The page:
Remembering a Happy Childhood at Washington Crossing Historic Park

October 25th, 2020 History

Barbara Felver holds her scrapbook outside the park visitor center.

For most people, Washington Crossing Historic Park is a place to visit and learn about history. For Barbara Felver (pictured above), the park was her childhood home.

“I grew up just below Bowman’s Hill Tower,” says Barbara, who now lives in South Carolina. “My parents rented one of the houses from the state. The park was my playground. I can probably still tell you where to find lady slippers and all kinds of cool plants.”

Barbara was recently back in Bucks County and shared with park staff a scrapbook filled with memories, photos and newspaper clippings about her father, Bill Cooper. A WWII Army veteran who served in Italy, France and Germany, Bill came to work at the park soon after he was discharged. Barbara doesn’t know what his exact title was, but she describes him as a “jack of all trades.”


Bill Cooper (far left) and others display the star built to shine on top of Bowman’s Hill Tower. Photo courtesy of Barbara Felver


“He helped build all the picnic pavilions…he actually quarried the stone for some of them,” she says. “He built the star that goes on the top of Bowman’s Hill Tower at Christmas. He hand-carved trail signs for Bowman’s Wildflower Preserve. He restored furniture for Ann Hawkes Hutton [former board chair of the Washington Crossing Foundation]. He took care of the sheep at the Thompson-Neely House. He built picnic tables made with wood from park trees. He really did a little bit of everything.”


Bill Cooper (far right) and other park staff pose in front of the Leutze painting in the park Visitor Center. Photo courtesy of Barbara Felver


Bill worked at the park during many memorable moments. He was there when the original Leutze painting of Washington crossing the Delaware was hung in the nearby Methodist church, where it was first displayed before being moved to the park visitor center. He was also there for the first official crossing reenactment in 1952.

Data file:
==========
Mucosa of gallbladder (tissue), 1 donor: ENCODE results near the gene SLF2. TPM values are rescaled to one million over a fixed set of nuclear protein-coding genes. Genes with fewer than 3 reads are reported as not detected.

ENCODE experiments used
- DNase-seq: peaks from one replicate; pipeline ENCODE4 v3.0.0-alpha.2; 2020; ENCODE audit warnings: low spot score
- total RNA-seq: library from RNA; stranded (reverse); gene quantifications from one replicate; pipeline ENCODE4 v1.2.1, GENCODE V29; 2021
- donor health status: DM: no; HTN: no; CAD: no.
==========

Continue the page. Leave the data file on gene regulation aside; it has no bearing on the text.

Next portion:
“He was always busy on Christmas Day, lighting bonfires on the riverbank and shoveling snow sometimes,” Barbara says. “One of the boats got loose one year and they didn’t catch up with it until the Yardley boat ramp.”


Photos courtesy of Barbara Felver


Sometimes Bill’s work fell under “other duties as assigned.”

One day National Geographic wanted to do a story about the Thompson-Neely House, and they needed some men to put on uniforms to pose for photos, according to an entry in Barbara’s scrapbook. Bill and another employee were elected, but one of them split the seat of his pants and had to be sewed back together before the photoshoot could continue.


Bill Cooper dressed as Washington for a “National Geographic” photo shoot at the Thompson-Neely House and Farmstead. Photo courtesy of Barbara Felver


Barbara also remembers her dad driving the park tractor out onto the ice at the park lagoon to test whether it was thick enough for skaters.

Perhaps the most significant thing to come out of Bill’s career was his introduction to a young park secretary named Lorraine Bradley. Romance blossomed, wedding bells chimed, and Lorraine Bradley became Lorraine Cooper.

“I had a great childhood with loving parents,” Barbara says wistfully. “My dad built sledding paths on Bowman’s Hill. We hunted salamanders in the creek. We had scavenger hunts in the woods and canoed on the canal. When my Girl Scout troop camped in the field my dad would tell stories about John Bowman’s ghost and he would rattle chains and spook everyone.”

Bill retired from the park in 1985 after a 38-year career, but he wasn’t done yet. Soon after retirement, he took over operation of the park’s Thompson-Neely Grist Mill, located near the base of Bowman’s Hill. Barbara said he ground corn, led tours for schoolchildren, and spent much time doing research to learn the skills required to keep the mill in operating order.


Bill Cooper
Photo of Bill Cooper courtesy of Barbara Felver


Bill passed away 20 years ago, but his legacy lives on at the park in many forms, including a memorial white oak tree that was donated in his name and planted near his former home at the base of Bowman’s Hill.

“My dad loved history and loved working for the park,” Barbara says simply.